Of all the parts of an animal’s biology, the anus is one of the least glamorous. Associated with taboo and, well, feces, its structure and functioning are not really anyone’s favorite subjects to consider. But some say this anal aversion has bled over to the world of science, where anus-related studies are sometimes avoided.
But the anus really doesn’t deserve such a bum rap. For those organisms that have them, their existence often marks an animal’s ability to digest more efficiently and grow larger than would otherwise be possible. And, as Matt Walker writes for BBC Nature, “the story of the origin of the anus is actually a story about how animals evolved, diverged from one another, and became sophisticated creatures.”
Now, a pair of Norwegian scientists are hoping to spur on further studies of the evolutionary, molecular development of the anus with their paper, aptly titled "Getting to the Bottom of Anal Evolution," recently published in the journal Zoologischer Anzeiger.
It isn’t just squeamishness that keeps such research from taking center stage. The study of anal evolution is less straightforward than that of some other organs’ development. As Walker points out, “the appearance of the anus is of course inextricably linked to the evolution if the digestive system,” which means that, simply put, there are a wide array of anuses in the world, just as there are differing types of digestive processes. This makes nailing down the origin of the body part extra complicated.
Some animals with simple digestive tracks only have one opening in their body for both consumption and excretion. Some even simpler organisms, like the tapeworm, have no digestive track and no anus at all. And then there are the creatures that, as one of the paper’s authors highlighted to BBC, have a “transient” anus—that is, an opening that may appear and disappear throughout an animal’s life. Add to all of this the fact that some animal groups have been found to have had anuses and then evolved to exclude them, and you’ve got a bit of an evolutionary conundrum.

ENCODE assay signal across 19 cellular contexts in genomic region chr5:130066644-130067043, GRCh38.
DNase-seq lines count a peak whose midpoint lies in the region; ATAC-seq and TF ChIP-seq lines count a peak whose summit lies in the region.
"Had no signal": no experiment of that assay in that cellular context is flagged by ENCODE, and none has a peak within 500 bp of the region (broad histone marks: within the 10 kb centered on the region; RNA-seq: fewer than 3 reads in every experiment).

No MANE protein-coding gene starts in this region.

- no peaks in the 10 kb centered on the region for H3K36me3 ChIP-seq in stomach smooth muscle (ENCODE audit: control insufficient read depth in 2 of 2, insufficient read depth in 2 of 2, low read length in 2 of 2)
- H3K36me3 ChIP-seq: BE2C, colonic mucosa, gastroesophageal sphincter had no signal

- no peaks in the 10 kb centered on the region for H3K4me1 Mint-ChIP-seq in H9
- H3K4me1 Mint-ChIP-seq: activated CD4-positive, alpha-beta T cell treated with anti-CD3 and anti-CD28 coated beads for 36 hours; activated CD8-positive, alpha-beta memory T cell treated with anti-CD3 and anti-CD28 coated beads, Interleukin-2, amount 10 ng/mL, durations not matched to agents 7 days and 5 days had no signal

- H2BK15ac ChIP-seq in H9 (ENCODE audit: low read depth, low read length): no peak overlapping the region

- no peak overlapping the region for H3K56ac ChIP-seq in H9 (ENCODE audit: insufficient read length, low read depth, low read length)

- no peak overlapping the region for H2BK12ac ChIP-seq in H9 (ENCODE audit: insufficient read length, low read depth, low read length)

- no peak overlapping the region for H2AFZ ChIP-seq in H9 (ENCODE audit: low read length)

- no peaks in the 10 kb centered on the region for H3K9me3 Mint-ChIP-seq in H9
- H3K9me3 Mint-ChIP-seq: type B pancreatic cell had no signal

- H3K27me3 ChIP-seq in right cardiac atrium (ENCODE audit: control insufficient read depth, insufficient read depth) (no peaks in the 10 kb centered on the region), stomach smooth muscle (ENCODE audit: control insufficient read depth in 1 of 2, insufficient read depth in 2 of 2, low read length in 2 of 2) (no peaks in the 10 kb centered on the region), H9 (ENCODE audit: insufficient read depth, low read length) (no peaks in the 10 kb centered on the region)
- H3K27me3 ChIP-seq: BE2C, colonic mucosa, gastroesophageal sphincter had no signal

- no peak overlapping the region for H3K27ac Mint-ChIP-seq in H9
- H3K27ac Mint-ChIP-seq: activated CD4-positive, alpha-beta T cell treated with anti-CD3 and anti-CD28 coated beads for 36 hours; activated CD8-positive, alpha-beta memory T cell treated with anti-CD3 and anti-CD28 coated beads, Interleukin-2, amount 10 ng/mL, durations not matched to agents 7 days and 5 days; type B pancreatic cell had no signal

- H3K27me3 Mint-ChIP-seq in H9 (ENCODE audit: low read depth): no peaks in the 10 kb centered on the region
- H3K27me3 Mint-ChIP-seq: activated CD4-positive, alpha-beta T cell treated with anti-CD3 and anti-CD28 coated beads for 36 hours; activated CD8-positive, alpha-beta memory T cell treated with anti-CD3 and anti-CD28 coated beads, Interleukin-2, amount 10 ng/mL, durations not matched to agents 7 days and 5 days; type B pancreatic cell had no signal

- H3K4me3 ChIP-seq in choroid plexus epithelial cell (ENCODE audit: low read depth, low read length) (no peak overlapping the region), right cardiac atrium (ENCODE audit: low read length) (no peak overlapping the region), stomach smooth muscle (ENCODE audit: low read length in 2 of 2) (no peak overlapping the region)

But the study’s authors, Dr. Andreas Hejnol and Dr. Chema Martín-Durán, have nailed down two sets of genes they believe are responsible for the development of the anus: the brachyury and ParaHox genes. Animals that have the body part “almost uniformly express these genes in the tissues surrounding the organ,” writes Walker.
The "deep origin" of the organ is still a mystery, though, Hejnol says. However, he and his research partner Martín-Durán do have a hypothesis—that there is an evolutionary link between the development of the anus and the male gonopore, a sex-related structure used by many invertebrates.
The anus’s possible connection to sex organs could make its scientific origin “even more delicate,” Hejnol told BBC Nature. “Maybe our research can contribute to change the discourse about the subject and communicate about it more openly.”